Breaking Barriers to Voting Looks at Obstacles to Democracy In Prelude to LMU Democratic Debate
“If we don’t have the right to vote, every other right is truly in jeopardy,” said LMU Loyola Law School Dean Michael Waterstone in his remarks opening “Breaking Barriers to Voting: An Ongoing Advocacy,” the Dec. 18 symposium hosted by The Coelho Center for Disability Law, Policy and Innovation.
That sentiment carried the day during the event hosted on the LMU Playa Vista Campus the day before the DNC Presidential Debate at LMU. The discussion among party leaders, voting-rights experts and other stakeholders examined voting-access issues for members of disenfranchised groups such as ethnic minorities and those with disabilities.
“We must fight to ensure that eligible citizens can express their choice with equal access to the voting booth,” said LMU President Timothy Law Snyder, Ph.D. “What can be more fundamental than that?”
A string of elected officials validated their concerns.
“President Kennedy reminded us that democracy is never done; it is a work in progress,” said former California Secretary of State Debra Bowen, who went on to illustrate her point.
Speakers contemplated the connection between voter suppression and people from disenfranchised communities, including those with disabilities.
“We in the disability community want the same rights as everyone else,” said Hon. Tony Coelho (LMU ’64), former House Majority Whip and founder of The Coelho Center. “We don’t want anything more than what they have. We want the same right that they have. We want to be able to vote like they vote.”
Later in the program, DNC Chair Tom Perez vowed to break down such obstacles to voting.
“These are the types of barriers they’re trying to put in place to make it harder to vote," he said. “So many of these have a disproportionate effect on people with disabilities. And that is why it is so critically important for us to step up.”
He continued: “The key to success in taking back our democracy is to build a 50-state infrastructure to organize together. I’m talking about voter protection. We have more voter protection people in place than ever before.”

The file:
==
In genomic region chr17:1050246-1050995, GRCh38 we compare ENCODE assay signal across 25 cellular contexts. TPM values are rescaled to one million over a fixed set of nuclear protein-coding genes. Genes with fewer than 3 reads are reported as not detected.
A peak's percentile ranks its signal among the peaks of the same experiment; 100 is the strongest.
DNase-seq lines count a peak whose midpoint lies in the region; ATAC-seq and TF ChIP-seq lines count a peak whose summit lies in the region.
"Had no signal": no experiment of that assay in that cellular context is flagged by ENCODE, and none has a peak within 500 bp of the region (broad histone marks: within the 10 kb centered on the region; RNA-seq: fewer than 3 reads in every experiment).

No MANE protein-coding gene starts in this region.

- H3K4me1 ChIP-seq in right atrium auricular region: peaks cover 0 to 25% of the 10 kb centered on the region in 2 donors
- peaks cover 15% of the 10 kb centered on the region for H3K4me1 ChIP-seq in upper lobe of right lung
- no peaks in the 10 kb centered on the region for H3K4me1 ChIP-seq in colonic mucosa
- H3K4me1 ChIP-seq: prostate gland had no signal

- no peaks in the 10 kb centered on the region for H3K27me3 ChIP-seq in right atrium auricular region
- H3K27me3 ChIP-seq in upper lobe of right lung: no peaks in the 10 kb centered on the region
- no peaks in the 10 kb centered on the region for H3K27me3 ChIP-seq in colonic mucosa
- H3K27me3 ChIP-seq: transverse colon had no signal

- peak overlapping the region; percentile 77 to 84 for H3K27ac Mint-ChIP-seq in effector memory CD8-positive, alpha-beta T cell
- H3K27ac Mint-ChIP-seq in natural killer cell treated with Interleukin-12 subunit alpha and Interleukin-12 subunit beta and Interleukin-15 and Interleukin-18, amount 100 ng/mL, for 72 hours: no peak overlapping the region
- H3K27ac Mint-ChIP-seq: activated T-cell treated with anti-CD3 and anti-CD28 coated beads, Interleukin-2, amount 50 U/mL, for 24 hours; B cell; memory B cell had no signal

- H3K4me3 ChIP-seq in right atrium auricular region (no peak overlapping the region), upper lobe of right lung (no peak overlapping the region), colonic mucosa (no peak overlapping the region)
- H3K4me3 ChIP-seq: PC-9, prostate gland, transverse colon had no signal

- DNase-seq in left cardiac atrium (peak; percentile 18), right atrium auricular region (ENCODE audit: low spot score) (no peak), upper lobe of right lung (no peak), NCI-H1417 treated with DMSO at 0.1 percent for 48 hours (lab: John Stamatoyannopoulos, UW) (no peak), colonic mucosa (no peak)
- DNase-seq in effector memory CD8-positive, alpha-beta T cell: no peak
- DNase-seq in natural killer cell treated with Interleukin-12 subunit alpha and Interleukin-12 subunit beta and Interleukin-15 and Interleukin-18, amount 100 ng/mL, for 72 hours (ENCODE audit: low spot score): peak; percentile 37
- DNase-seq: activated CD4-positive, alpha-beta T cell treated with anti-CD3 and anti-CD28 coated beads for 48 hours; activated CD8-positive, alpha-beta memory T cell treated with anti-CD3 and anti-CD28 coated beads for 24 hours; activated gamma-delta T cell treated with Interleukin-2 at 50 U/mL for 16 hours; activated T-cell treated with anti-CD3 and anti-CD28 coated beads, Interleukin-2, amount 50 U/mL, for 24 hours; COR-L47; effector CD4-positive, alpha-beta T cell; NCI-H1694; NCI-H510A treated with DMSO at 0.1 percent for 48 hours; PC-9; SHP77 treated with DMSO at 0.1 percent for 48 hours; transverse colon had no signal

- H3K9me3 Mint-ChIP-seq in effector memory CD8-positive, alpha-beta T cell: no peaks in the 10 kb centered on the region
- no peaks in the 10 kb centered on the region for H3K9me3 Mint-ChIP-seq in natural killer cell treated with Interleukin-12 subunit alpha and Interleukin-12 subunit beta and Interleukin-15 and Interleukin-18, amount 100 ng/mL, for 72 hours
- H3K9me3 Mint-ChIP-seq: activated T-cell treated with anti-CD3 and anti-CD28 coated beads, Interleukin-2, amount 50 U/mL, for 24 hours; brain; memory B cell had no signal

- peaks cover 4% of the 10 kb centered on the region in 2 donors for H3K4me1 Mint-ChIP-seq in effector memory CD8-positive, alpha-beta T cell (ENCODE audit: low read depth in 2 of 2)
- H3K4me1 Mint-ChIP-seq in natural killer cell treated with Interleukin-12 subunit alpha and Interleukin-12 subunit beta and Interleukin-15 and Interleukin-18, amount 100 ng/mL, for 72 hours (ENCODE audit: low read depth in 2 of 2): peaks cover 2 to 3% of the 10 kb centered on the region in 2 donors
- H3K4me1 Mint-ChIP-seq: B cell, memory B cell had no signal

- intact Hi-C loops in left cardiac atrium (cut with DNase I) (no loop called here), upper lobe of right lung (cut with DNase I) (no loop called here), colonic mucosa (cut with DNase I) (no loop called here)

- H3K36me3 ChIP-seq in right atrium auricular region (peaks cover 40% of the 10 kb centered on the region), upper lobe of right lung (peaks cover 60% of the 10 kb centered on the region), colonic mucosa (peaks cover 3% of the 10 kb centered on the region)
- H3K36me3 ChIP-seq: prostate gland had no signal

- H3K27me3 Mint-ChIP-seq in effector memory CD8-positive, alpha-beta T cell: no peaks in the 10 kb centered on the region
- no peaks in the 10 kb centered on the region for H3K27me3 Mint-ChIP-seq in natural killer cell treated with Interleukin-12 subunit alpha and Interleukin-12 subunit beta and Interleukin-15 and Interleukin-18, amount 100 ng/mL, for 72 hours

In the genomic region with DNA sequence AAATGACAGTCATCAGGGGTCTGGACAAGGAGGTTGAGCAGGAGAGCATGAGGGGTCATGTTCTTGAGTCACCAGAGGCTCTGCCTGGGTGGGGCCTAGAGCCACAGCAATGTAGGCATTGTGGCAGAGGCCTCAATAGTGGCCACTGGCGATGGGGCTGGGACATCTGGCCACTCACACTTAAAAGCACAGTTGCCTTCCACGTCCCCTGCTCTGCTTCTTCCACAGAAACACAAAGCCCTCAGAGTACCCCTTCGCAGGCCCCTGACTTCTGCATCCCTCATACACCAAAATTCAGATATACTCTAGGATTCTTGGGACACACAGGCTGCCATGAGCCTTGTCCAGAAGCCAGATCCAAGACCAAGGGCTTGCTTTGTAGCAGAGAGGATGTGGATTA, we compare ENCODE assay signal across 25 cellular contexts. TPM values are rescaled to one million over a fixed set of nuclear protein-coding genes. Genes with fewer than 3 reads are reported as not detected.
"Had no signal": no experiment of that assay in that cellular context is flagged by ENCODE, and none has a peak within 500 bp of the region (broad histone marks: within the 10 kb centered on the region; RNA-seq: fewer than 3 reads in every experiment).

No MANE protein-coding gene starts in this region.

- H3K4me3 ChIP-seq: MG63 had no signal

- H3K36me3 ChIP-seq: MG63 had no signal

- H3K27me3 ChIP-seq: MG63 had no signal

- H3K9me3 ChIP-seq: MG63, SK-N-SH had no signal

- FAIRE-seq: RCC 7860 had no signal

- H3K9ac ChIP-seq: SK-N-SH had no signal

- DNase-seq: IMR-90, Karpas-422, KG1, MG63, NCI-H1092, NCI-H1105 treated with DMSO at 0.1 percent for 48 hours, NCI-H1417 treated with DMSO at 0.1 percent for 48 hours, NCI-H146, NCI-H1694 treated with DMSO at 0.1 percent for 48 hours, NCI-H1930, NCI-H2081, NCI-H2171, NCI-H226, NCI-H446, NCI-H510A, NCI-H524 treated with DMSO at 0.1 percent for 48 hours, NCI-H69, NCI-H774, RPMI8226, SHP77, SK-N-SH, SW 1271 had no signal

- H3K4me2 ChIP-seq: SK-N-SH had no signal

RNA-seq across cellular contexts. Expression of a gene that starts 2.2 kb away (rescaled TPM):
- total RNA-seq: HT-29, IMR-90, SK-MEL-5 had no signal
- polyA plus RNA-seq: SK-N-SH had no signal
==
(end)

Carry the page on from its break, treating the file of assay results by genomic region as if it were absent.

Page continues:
The centerpiece of the event was a discussion led by LMU First Lady and former CNN anchor Carol Costello on voter-suppression issues and solutions with a panel of experts: Elizabeth Campbell, Disability Organizing Network; Kathay Feng, Common Cause; Tony Hoang, Equality California & Silver State Equality; and Astrid Ochoa, Future of California Elections.
“Ninety-nine bills have been introduced in 31 states just last year. Critics say are designed to diminish access to the polls. If true, this is decidedly un-American,” said Costello.
Panelists expressed hope for progress.
“We’re changing voter behavior by going back to the vote model,” said Hoang.
Later, Feng wondered aloud: “We’re a day off from the presidential debates. And I’m hoping one question going forward is, ‘Will they commit to modernizing our election system so that it is inclusive, not exclusive?’”
As it turned out, thanks to The Coelho Center, #DemDebateLMU featured the first question of the first six DNC debates to address disability issues.
A "Breaking Barriers to Voting" symposium recording is available on the LMU Loyola Law School YouTube channel.